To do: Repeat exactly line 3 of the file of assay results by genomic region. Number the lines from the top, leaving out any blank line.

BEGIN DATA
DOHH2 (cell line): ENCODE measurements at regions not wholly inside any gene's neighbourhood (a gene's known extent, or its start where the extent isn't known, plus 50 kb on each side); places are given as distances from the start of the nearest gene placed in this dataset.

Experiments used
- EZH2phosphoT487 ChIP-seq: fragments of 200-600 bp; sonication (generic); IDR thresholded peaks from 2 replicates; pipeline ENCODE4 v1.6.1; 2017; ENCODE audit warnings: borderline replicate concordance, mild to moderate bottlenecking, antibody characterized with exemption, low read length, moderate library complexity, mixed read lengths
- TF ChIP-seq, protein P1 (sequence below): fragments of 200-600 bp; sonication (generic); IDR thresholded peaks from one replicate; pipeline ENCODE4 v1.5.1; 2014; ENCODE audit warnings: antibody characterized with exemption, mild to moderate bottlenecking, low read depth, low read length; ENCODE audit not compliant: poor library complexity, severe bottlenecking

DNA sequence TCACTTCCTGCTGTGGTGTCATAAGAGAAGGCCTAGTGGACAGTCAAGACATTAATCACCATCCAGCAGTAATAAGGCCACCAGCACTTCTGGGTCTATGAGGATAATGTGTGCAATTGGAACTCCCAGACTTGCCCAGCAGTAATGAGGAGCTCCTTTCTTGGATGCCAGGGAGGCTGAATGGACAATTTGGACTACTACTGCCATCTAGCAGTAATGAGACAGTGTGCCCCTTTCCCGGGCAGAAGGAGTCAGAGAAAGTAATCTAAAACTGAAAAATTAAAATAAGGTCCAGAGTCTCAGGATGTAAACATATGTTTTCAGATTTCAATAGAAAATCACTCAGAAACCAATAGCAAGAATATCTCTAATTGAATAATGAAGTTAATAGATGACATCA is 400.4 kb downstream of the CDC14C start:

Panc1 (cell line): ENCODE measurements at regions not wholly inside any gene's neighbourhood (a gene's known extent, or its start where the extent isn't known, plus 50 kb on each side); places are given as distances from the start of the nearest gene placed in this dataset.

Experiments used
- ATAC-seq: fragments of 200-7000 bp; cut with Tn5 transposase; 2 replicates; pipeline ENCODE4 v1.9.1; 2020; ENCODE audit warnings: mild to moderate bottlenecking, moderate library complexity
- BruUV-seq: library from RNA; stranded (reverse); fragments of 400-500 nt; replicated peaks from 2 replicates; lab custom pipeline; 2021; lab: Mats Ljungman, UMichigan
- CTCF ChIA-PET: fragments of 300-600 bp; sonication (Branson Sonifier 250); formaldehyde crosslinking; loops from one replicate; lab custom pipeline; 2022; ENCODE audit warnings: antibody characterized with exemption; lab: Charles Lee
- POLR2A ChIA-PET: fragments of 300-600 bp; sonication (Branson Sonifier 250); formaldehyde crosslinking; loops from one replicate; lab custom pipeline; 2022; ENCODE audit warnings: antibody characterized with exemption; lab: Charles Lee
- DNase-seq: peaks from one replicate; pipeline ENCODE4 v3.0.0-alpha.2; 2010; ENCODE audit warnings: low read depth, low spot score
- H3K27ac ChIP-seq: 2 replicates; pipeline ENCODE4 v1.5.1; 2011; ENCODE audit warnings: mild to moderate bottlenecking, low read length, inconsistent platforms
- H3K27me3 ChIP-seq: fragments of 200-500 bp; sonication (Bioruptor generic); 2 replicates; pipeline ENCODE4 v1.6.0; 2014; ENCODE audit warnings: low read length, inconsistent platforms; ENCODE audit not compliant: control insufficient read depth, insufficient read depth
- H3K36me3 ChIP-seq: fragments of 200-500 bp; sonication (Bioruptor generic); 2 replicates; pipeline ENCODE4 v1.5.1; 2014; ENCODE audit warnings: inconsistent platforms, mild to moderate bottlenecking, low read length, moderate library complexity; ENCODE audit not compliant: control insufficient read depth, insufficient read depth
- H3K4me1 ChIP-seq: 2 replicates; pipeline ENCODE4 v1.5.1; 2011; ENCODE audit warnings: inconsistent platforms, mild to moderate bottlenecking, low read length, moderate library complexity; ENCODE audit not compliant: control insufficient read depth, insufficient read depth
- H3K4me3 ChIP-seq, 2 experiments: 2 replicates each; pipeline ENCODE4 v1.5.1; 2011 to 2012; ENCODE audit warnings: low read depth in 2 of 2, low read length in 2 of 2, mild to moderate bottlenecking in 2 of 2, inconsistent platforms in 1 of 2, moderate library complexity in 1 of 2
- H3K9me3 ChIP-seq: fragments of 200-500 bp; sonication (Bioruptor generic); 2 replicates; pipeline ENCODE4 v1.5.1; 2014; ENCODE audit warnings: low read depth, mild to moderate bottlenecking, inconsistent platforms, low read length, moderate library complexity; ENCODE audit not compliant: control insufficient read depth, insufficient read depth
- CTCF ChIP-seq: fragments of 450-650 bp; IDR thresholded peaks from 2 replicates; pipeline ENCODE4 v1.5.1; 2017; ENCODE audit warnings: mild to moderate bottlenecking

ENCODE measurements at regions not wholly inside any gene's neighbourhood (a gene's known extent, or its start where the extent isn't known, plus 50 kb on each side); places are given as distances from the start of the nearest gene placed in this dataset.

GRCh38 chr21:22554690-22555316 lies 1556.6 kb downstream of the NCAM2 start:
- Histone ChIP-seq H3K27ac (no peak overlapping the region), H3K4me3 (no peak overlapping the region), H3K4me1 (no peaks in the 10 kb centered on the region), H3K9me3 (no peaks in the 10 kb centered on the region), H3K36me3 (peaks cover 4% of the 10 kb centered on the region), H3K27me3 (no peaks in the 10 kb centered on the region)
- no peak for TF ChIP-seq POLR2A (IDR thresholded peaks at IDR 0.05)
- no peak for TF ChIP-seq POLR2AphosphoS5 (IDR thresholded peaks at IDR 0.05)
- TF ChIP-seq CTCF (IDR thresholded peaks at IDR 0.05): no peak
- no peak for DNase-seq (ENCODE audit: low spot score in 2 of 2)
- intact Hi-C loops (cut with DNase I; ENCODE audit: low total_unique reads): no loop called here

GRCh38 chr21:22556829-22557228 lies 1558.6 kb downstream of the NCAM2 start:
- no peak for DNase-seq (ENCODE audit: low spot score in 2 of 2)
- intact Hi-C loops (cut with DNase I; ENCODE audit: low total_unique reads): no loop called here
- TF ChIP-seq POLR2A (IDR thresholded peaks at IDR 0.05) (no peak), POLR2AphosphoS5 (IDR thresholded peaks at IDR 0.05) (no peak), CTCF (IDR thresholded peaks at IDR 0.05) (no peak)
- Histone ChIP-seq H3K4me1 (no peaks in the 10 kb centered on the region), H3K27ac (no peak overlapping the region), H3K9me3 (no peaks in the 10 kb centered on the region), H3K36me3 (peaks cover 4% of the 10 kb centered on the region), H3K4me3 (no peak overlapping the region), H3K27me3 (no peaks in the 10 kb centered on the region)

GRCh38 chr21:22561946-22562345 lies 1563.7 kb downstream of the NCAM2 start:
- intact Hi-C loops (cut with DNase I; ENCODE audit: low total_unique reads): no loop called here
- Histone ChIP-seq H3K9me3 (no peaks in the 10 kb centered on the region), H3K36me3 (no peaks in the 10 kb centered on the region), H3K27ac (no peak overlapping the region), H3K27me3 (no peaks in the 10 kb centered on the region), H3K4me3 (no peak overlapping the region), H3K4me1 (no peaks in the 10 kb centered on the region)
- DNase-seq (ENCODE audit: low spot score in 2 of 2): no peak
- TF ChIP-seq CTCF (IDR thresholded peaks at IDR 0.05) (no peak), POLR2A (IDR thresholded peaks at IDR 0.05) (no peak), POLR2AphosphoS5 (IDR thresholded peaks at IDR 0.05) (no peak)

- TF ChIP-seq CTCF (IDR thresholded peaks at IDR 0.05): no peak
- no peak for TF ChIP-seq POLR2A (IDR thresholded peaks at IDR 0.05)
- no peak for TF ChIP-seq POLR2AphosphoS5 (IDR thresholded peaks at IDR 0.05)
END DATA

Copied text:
- EZH2phosphoT487 ChIP-seq: fragments of 200-600 bp; sonication (generic); IDR thresholded peaks from 2 replicates; pipeline ENCODE4 v1.6.1; 2017; ENCODE audit warnings: borderline replicate concordance, mild to moderate bottlenecking, antibody characterized with exemption, low read length, moderate library complexity, mixed read lengths